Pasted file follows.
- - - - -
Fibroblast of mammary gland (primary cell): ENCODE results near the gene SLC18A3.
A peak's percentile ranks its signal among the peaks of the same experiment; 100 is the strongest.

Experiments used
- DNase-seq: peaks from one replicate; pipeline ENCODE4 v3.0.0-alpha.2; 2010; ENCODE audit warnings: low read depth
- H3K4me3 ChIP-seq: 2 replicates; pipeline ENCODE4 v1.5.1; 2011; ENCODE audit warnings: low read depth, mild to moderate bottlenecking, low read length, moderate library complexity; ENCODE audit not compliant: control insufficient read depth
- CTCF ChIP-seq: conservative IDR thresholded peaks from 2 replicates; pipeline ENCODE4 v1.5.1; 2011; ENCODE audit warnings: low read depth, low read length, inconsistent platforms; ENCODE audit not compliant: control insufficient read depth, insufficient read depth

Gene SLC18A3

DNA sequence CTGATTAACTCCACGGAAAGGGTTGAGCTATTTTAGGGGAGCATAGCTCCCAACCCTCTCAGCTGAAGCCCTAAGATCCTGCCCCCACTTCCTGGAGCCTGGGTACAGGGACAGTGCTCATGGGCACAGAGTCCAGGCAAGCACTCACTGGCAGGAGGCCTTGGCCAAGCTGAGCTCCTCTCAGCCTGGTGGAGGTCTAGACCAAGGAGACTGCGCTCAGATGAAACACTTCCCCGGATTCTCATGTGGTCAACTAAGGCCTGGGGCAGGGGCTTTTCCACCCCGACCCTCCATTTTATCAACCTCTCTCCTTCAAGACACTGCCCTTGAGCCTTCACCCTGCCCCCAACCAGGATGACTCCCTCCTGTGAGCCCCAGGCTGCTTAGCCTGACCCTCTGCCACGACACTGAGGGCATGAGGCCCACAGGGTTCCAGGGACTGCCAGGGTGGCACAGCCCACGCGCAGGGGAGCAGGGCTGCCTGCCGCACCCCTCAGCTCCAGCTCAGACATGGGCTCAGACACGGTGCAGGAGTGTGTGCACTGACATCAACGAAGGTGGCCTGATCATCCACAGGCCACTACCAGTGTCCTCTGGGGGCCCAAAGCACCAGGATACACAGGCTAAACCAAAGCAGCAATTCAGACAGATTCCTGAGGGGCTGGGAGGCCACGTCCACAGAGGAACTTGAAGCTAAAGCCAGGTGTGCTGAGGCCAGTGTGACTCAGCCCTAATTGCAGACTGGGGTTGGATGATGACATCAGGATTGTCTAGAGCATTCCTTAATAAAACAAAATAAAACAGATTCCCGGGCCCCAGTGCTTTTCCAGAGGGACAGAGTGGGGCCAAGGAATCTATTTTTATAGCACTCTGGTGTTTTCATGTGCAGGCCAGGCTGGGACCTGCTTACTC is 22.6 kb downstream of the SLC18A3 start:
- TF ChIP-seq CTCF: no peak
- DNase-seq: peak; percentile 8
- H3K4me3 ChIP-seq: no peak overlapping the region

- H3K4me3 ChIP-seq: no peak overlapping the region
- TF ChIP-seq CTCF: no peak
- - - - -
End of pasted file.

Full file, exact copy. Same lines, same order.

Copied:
Fibroblast of mammary gland (primary cell): ENCODE results near the gene SLC18A3.
A peak's percentile ranks its signal among the peaks of the same experiment; 100 is the strongest.

Experiments used
- DNase-seq: peaks from one replicate; pipeline ENCODE4 v3.0.0-alpha.2; 2010; ENCODE audit warnings: low read depth
- H3K4me3 ChIP-seq: 2 replicates; pipeline ENCODE4 v1.5.1; 2011; ENCODE audit warnings: low read depth, mild to moderate bottlenecking, low read length, moderate library complexity; ENCODE audit not compliant: control insufficient read depth
- CTCF ChIP-seq: conservative IDR thresholded peaks from 2 replicates; pipeline ENCODE4 v1.5.1; 2011; ENCODE audit warnings: low read depth, low read length, inconsistent platforms; ENCODE audit not compliant: control insufficient read depth, insufficient read depth

Gene SLC18A3

DNA sequence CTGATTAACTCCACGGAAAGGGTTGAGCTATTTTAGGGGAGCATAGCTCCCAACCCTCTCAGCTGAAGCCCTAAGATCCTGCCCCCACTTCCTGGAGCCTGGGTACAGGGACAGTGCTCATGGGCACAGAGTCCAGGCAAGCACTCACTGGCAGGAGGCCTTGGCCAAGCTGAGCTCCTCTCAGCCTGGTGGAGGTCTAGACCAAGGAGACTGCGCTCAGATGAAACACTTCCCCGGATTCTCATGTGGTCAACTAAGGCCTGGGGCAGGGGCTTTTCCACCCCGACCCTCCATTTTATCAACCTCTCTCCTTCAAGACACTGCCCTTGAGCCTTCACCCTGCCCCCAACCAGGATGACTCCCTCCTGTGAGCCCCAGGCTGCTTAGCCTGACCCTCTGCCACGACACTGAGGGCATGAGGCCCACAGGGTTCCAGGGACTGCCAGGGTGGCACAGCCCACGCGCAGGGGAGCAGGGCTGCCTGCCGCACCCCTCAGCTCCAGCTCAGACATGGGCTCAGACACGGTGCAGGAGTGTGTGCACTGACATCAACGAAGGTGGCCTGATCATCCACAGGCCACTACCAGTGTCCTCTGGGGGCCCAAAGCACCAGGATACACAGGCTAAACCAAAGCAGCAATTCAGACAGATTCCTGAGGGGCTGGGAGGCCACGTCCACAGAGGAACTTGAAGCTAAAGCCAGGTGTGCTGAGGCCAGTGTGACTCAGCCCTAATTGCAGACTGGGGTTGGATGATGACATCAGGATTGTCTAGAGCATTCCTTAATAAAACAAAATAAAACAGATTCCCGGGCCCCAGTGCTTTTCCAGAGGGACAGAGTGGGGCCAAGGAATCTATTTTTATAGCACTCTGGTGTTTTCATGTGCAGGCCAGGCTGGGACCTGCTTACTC is 22.6 kb downstream of the SLC18A3 start:
- TF ChIP-seq CTCF: no peak
- DNase-seq: peak; percentile 8
- H3K4me3 ChIP-seq: no peak overlapping the region

- H3K4me3 ChIP-seq: no peak overlapping the region
- TF ChIP-seq CTCF: no peak